Driving In Spain
News Posted On: 16 April 2009
So you've decided your gonna have a go! Well its the only way to get around unless you like donkeys or worse still Taxi Drivers? Really if you intend to live in Spain you must take some time out and visit the areas surrounding your choosen domain. Here are a few pointers and things to consider if you intend to drive in Spain:-
To drive a foreign registered car in Spain you must carry with you, your passport, current driving licence, valid insurance and vehicle registration document. Vehicles should display a national identity plate (GB/USA etc). You should carry two red warning triangles, first aid kit, fire extinguisher and a set of spare bulbs.
The roads in Spain vary from very poor to very good. The main connecting roads are generally excellent. Roads are classified thus:
Autopista (motorway) - A or E - prefix to road number, often these are toll roads
Autovia - dual carriageway, not necessarily with a central reservation
Carretera Nacional - N or CN - prefix to road number, main roads
Carretera Comarcal - C - prefix, country roads
Carretera Local - by-road
At all times expect the unexpected. Just because there are road signs and signals to adhere to - doesn't mean they are! Drive carefully until you get used to the way in which the traffic flows. Remember at all times especially in country lanes what side of the road you are supposed to be on "the right" or was it the left?
Remeber to give way to traffic from the left, especially at roundabouts. Always wear your seatbelts and don't drink and drive - the limits are very low and the penalties very high, as are on-the-spot fines for traffic offences.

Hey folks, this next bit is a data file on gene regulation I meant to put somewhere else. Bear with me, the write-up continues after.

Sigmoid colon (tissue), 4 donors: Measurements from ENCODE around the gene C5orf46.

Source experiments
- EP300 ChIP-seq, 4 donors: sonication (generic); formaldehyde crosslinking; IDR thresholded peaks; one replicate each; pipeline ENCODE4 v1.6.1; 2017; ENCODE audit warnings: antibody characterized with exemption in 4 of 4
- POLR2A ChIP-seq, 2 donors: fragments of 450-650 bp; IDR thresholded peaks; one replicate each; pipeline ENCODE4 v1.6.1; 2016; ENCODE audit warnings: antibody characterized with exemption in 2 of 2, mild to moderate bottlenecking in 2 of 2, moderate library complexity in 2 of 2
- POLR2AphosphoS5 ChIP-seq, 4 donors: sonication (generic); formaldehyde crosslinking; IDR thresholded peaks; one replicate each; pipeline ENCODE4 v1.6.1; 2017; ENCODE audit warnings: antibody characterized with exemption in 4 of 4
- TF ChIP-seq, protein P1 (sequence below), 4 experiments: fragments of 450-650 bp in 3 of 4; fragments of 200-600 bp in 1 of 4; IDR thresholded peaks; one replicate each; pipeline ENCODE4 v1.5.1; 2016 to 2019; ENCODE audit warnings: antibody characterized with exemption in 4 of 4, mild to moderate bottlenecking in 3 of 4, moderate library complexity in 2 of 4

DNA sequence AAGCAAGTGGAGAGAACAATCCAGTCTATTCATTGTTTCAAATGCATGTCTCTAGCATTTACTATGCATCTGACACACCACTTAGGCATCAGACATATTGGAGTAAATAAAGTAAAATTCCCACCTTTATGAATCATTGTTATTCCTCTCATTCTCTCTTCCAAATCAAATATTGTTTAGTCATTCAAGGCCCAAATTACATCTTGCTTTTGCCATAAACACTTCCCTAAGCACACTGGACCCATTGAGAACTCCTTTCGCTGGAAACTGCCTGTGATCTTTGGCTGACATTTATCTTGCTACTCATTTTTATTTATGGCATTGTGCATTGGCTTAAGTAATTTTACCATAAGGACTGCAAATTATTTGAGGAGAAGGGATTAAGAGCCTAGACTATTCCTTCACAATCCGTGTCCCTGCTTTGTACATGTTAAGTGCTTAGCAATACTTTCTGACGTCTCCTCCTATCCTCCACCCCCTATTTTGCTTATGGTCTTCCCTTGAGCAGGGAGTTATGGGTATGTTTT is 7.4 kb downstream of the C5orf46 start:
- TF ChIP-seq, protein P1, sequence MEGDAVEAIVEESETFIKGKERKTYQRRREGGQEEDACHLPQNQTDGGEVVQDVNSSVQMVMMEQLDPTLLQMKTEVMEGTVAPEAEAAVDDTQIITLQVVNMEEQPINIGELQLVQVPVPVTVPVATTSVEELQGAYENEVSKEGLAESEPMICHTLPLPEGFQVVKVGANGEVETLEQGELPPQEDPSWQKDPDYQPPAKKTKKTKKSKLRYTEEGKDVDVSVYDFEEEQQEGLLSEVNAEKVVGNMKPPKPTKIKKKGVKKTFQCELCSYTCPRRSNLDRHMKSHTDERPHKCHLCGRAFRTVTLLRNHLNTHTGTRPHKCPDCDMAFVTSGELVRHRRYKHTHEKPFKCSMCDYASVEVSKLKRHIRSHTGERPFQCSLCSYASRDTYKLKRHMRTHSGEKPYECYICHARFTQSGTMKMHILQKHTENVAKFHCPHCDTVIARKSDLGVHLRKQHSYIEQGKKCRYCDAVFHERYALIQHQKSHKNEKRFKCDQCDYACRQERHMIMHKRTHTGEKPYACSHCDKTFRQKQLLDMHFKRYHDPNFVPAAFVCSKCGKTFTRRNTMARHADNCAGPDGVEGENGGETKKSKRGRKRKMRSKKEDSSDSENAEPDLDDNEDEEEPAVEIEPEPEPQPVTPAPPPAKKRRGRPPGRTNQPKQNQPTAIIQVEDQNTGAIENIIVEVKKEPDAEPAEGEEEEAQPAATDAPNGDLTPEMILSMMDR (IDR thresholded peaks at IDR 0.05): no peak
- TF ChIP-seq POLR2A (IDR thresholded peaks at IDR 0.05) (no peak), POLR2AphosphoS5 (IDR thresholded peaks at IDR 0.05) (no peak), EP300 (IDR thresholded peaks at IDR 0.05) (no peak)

Parking - Ha!
If the pavement is painted yellow - don't park, if there is a sign saying No Parking - don't park. If you're not sure - don't park unless of course you want to get towed away which is fine if you want to shell out the standard fines of £40-£50 per offence. Just be careful where you leave your car and always lock valuables out of sight in the boot or glovebox. However, you will note that in general the Spanish park where they stop - I dare you!
Where fitted wear them as its now compulsory on all roads to wear seatbelts both front and rear.
Taxed and tested
The road tax in Spain is related to the individual vehicle and the area. As in the UK your vehicle will need to undergo an annual inspection called an ITV, to verify the condition of the vehicle. Most major towns and cities have several ITV stations to which you can take your car.
Autopista (toll) roads
Good or Bad Spain has them. They are normally of excellent standard and all have service stations every 40km or so. The tolls are expensive and are usually calculated per km. Some toll roads, for long distance travelling allow you to collect a ticket at the start and then pay the total when you exit the road. For short distances you will pay the toll as you exit the toll road. As you approach the peaje (toll booth), you will be confronted with several lanes. The telepago lane is for cars fitted with a special chip on the windscreen. Automatico is for paying by credit card or the exact change and the manual has an attendant who collects your fee. All useable lanes will have a green arrow, un-usable lanes display a red cross.
New laws and mobile phones
The use of a mobile telephone whilst driving is now banned in Spain, although you can pull over to the side of the road to take an emergency call. Those who break the law face fines of up to 300€. Motorists are required to use hands-free kits, which doesn´t include earphone connections. It must be equipment fitted to the power supply of the car.
Fines - ouch!
Yep they do hurt especially when you're not used to them Fines imposed for speeding are are calculated at 6€ per kilometre over the speed limit and are payable on the spot. Speed traps are becoming quite frequent now so watch your speed. There are fines for not carrying the right documentation also so make sure you have all your details with you and drive carefully.
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